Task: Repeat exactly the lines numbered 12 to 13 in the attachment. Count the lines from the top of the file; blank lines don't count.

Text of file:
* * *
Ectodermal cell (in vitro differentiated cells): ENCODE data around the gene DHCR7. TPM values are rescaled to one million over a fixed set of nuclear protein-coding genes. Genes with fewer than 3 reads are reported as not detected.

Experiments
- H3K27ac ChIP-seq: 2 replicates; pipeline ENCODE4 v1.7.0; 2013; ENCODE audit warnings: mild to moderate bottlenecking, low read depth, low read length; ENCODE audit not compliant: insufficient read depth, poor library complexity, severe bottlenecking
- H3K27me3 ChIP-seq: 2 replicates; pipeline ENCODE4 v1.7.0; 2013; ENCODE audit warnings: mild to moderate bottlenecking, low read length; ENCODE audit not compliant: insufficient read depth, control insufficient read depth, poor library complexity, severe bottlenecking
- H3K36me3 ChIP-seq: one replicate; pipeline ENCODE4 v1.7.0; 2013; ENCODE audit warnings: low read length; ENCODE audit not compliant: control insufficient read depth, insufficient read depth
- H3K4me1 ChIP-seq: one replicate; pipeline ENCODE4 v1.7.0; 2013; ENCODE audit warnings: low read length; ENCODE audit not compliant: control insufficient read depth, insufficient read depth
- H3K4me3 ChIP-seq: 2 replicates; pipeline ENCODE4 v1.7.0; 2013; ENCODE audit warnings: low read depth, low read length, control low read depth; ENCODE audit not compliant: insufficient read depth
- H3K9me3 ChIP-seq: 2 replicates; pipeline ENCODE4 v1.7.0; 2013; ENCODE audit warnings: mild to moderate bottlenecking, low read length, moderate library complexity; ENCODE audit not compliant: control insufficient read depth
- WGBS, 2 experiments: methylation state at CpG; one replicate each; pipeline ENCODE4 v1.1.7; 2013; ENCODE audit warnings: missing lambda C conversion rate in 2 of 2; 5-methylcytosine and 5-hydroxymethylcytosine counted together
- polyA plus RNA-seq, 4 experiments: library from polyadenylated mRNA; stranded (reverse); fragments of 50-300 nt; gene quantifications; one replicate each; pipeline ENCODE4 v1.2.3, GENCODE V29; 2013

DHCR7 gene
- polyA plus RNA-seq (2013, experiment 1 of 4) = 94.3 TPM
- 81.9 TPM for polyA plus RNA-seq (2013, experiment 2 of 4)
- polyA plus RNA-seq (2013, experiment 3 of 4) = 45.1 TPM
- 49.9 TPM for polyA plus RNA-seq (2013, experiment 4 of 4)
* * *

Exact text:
- polyA plus RNA-seq (2013, experiment 1 of 4) = 94.3 TPM
- 81.9 TPM for polyA plus RNA-seq (2013, experiment 2 of 4)